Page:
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Report 1982: Megaliths, Parish Closes and Cider - Part 3 Northern Finistère

By Eleanor from UK, Fall 2011

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Page 23 of 32: Lanmeur and the Story of St Mélar

photo by MAW

St Mélar

Lanmeur is a work-a-day place about 12km north east of Morlaix. It has several shops around the main square and a SuperU on the outskirts. The main reason for visiting is the church dedicated to St Mélar with an 11thC crypt.

Prince Mélar was heir to the kingdom of Cornouaille in the 6thC. His wicked uncle had killed his father as he wanted to become king. Although Mélar was only seven he was regarded as a threat. His uncle tried to poison him, but Mélar made the sign of the cross over his food before eating which revealed the poison. His uncle ordered his men to cut off Mélar’s left leg and right arm to prevent him riding his horse and using a sword. He hoped this would incapacitate him so preventing him becoming king. The child was given a silver hand and a bronze leg which he could use as easily as real limbs. They miraculously grew as he did. In desperation the uncle ordered the child to be beheaded. The oxen pulling the body of St Mélar to be buried with his ancestors refused to move further than Lanmeur and the cart collapsed. His body was buried on the site of the present church.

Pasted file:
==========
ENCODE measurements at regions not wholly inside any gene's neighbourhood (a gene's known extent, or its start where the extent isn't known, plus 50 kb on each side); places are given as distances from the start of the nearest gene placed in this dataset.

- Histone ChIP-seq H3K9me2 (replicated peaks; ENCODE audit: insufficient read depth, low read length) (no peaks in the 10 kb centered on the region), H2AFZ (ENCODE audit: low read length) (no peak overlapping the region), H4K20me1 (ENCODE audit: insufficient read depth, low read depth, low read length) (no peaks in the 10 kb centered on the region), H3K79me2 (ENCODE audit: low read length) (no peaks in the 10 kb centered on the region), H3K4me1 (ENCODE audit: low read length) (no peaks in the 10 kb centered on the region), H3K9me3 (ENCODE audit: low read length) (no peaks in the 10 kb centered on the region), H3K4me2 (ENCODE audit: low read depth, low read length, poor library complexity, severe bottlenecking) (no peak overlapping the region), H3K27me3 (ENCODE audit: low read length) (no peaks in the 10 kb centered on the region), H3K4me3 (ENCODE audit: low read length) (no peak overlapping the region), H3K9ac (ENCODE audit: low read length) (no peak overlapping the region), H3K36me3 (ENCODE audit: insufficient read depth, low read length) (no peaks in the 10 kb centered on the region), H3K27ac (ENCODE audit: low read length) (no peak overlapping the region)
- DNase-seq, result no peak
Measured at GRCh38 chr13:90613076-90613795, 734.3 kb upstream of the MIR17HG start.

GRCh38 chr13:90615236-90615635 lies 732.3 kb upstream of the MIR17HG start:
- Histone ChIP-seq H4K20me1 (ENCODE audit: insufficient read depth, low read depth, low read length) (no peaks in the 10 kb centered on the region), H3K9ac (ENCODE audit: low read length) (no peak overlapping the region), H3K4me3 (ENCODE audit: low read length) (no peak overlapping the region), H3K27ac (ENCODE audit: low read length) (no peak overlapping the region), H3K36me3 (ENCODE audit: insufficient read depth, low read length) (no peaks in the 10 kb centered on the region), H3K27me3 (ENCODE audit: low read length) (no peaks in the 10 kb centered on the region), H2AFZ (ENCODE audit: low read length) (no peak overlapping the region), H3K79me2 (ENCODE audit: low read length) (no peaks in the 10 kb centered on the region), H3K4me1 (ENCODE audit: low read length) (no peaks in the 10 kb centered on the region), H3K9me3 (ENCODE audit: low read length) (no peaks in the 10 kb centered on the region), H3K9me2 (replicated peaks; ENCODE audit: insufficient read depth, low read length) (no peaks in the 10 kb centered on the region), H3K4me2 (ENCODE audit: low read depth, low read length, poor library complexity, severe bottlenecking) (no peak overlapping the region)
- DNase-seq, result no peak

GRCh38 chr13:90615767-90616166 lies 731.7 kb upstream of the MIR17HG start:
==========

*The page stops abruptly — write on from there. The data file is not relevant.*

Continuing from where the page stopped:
Eglise St-Mélar has an 11thC crypt but the rest of the church was rebuilt in the early 20thC in the Romanesque style. It is a very stylish building. It is a large, light, airy building with round stone pillars supporting round arches. The stations of the cross are on walls. Above are round topped windows between more round pillars and arches. There is a simple vaulted ceiling of plaster with stone ribs. The rounded apse has three long and narrow stained glass windows. Beneath is a carved stone altar with scenes of the last supper. On the low retable behind is a carving of Abraham about to sacrifice Isaac but being stopped by an angel.

There are identical altars in the north and south aisles painted to resemble marble. Each have carved stone altar rails. Above are carvings of Mary and the baby Jesus and another showing Jesus blessing Mary of Magdalene (complete with rolling pin at her feet).

The carved pulpit has scenes from the life of St Mélar and there is also a statue of him holding his severed hand. There are other statues around the church and some sensibly have their names underneath.

Entry to the crypt is down steps at the side of the north altar. There is a meter box asking for 20c donation for the lights. (The money falls straight through into a pot below…)

The crypt is all that is left of the 11thC church. It used to have slit windows for light but these are now blocked. There are two rows of round pillars which support low rounded arches. Two have carvings at the bottom. These look like snakes although the information board in the crypt says they are Adder’s Tongue Ferns. There is a statue of St Mélar at the east end in a round arch. By the door is a small sacred fountain which was dry when we visited.

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